The Truth About the Towns Flooded by the Ashokan Reservoir
There may not be a more beautiful sight than the Ashokan Reservoir on a clear autumn day. The gorgeous sparkling water surrounded by some of the best foliage that the New York has to offer is a Hudson Valley gem. But it's hiding a secret.
Ashokan Reservoir in West Shokan, NY
The Ashokan reservoir was man-made, but it wasn't just carved out of the wilderness. In fact, many communities were destroyed in the building process. While some communities were physically relocated, others were simply abandoned and flooded. These are their stories.
Towns Relocated by the Ashokan Reservoir
Many towns that are located near the Ashokan Reservoir used to be in the reservoir, or at least where the reservoir now stands. Some towns, like Olive, were split in two. In addition to the towns that were moved, there were also thousands of graves that needed to be relocated. Historians estimate that over 2,500 bodies were exhumed and transported to nearby cemeteries to make way for the reservoir project.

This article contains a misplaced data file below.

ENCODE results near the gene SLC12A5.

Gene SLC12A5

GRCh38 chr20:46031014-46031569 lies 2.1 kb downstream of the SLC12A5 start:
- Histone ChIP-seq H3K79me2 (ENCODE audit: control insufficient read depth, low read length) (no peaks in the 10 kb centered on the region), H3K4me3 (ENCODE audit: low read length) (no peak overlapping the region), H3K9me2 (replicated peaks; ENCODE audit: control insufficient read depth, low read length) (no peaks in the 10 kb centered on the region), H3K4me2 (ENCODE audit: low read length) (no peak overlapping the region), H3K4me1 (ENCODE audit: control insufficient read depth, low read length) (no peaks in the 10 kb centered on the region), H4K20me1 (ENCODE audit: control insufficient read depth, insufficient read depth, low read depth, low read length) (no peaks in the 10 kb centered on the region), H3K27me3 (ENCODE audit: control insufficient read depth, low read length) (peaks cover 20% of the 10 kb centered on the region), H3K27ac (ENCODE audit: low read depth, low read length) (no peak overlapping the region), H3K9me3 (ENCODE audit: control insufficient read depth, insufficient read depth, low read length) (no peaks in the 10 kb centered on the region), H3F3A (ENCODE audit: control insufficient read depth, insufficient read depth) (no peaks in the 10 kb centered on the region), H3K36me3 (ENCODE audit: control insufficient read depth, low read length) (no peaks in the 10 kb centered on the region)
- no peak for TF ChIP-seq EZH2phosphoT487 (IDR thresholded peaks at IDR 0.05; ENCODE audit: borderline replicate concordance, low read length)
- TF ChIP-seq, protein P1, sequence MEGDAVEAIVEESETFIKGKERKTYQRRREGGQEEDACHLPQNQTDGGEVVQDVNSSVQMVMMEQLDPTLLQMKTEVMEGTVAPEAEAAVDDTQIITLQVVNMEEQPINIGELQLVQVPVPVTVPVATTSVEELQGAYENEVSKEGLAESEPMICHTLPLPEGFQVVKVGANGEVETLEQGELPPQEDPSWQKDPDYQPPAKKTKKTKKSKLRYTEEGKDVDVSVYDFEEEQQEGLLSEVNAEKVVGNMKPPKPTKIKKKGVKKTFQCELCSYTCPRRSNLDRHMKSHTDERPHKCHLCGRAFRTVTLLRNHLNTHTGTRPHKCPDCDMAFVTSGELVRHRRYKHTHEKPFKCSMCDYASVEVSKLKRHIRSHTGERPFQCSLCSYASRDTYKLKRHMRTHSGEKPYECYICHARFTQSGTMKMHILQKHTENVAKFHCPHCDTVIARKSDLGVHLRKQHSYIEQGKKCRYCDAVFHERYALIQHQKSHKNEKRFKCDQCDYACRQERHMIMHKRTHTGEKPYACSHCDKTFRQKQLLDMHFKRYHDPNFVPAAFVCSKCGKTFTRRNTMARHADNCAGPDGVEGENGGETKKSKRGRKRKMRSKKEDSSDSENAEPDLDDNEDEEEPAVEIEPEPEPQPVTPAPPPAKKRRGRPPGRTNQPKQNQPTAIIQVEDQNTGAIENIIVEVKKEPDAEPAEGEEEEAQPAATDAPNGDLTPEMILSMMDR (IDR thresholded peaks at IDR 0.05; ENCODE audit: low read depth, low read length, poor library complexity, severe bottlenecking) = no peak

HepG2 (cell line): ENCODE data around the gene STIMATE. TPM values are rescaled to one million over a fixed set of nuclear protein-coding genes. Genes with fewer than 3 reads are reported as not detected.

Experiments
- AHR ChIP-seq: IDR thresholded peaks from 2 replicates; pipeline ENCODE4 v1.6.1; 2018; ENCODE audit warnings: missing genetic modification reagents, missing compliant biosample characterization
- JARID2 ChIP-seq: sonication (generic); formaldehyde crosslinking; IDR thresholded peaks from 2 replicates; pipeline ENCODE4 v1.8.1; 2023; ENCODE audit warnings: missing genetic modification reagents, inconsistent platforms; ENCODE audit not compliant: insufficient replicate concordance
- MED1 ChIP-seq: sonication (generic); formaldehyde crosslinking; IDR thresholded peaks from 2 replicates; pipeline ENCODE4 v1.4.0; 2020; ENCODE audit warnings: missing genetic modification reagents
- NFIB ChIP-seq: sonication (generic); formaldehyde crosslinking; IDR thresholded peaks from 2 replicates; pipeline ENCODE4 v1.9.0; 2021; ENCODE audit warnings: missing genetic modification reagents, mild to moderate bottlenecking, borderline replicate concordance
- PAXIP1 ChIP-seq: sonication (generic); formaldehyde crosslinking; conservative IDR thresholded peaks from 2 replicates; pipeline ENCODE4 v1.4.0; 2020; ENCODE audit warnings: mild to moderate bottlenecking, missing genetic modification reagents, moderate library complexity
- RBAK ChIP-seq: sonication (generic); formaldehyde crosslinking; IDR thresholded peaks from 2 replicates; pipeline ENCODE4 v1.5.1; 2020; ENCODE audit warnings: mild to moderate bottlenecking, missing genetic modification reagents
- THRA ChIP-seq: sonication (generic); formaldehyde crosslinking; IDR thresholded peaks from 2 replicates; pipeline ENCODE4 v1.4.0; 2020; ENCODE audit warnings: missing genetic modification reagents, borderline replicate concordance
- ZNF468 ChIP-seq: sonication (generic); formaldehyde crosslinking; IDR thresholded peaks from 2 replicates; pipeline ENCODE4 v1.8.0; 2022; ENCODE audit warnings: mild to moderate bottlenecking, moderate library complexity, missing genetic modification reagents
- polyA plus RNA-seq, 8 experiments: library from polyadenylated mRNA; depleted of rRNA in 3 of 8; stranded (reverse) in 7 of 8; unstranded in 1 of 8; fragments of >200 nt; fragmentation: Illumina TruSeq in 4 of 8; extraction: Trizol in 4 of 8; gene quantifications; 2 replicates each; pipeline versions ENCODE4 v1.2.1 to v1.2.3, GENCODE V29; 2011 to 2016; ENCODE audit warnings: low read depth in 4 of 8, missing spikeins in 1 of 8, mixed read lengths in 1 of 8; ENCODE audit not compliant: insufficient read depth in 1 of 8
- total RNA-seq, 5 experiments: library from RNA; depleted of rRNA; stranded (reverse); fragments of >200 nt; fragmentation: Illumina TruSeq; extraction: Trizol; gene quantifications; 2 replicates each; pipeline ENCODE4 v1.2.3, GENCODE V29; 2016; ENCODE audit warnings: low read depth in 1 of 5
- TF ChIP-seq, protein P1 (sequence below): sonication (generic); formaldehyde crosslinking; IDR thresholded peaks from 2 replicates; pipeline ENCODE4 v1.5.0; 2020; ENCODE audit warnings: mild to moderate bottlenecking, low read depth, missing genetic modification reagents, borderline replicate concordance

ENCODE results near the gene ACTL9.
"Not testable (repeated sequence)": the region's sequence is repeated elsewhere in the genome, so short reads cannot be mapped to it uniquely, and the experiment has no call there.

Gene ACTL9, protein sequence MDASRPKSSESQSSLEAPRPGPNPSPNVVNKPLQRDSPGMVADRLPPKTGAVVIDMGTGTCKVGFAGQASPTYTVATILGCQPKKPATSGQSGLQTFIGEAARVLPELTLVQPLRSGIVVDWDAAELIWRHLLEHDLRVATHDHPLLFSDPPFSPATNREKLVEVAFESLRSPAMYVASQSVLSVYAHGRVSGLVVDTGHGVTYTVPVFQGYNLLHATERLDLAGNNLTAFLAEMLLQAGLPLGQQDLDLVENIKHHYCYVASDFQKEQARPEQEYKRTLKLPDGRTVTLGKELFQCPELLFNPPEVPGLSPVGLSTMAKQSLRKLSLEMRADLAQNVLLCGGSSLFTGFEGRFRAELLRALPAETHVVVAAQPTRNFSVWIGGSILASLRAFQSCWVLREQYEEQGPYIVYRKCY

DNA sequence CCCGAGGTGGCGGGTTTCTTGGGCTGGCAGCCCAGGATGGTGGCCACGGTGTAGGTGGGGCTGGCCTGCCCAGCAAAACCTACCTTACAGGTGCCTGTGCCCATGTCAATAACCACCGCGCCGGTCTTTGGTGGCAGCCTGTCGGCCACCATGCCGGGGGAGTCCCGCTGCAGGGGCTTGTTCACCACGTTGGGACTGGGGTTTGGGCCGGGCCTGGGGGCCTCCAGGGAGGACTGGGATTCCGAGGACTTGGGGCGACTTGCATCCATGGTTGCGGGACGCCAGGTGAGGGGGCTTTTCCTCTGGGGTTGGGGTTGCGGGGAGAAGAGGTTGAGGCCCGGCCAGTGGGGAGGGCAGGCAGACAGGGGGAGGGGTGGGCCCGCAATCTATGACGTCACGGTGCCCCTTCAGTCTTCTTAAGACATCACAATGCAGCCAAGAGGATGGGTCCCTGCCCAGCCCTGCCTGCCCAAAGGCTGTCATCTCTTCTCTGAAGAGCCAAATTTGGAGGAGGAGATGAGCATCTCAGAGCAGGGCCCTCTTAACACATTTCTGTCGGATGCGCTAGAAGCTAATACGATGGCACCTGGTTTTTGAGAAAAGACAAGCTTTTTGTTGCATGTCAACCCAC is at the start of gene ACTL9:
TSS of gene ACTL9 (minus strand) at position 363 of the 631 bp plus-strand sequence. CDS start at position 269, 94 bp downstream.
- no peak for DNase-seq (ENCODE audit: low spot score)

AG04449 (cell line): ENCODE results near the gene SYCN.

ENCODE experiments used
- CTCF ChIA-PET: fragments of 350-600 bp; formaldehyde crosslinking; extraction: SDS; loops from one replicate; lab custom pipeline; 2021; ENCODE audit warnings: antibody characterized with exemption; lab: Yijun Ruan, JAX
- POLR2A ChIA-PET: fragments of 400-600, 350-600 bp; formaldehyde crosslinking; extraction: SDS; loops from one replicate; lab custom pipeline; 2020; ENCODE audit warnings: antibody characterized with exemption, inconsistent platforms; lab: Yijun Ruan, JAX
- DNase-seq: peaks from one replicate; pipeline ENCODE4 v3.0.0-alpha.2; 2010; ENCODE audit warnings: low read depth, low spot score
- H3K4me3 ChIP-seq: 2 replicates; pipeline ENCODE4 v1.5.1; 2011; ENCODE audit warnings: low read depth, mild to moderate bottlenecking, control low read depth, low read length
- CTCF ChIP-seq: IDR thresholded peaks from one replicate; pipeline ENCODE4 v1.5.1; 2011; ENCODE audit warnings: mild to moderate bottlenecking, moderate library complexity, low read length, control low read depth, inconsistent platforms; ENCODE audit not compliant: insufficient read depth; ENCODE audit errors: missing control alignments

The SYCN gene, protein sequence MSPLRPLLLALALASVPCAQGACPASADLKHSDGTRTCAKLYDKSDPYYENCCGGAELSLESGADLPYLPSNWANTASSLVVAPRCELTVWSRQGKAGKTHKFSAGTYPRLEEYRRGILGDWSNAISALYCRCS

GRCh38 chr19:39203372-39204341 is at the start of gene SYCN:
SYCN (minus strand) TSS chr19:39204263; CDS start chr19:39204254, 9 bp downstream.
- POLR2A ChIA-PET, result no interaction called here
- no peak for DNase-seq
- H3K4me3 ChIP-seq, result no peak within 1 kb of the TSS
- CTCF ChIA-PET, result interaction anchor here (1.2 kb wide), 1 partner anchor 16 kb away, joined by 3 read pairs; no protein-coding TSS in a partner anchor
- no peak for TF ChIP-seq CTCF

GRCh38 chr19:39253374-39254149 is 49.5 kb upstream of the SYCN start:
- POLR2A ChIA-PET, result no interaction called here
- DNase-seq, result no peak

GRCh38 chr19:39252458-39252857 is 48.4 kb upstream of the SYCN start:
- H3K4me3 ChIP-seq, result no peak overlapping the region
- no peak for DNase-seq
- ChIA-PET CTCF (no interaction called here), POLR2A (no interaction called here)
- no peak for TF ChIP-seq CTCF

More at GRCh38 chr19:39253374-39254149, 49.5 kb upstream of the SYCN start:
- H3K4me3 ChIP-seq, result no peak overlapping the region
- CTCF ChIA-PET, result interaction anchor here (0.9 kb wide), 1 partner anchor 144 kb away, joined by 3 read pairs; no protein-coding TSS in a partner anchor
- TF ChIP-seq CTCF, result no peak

Towns Flooded by the Ashokan Reservoir
While several communities moved, others were simply destroyed when they dammed the Esopus Creek and flooded the area. For many, the evacuation was a complete surprise, and some residents had little more than a week to completely uproot their lives before the water came to swallow their town.
Ashokan Reservoir History
In addition to town relocation and flooding, several other needs directly linked to the reservoir's creation affected modern history as well. The New York City Department of Environmental Conservation (NYCDEC), for instance, can trace its roots back to the reservoir when a police force (later to become the NYCDEC) was formed to maintain peace amongst construction workers.
If you've never been to the reservoir (or haven't been lately), it's a must-visit in the Hudson Valley. Roadside signs designate the former areas of displaced towns, and if water levels are particularly low, you may even be able to see the remnants of some buildings at the murky bottom.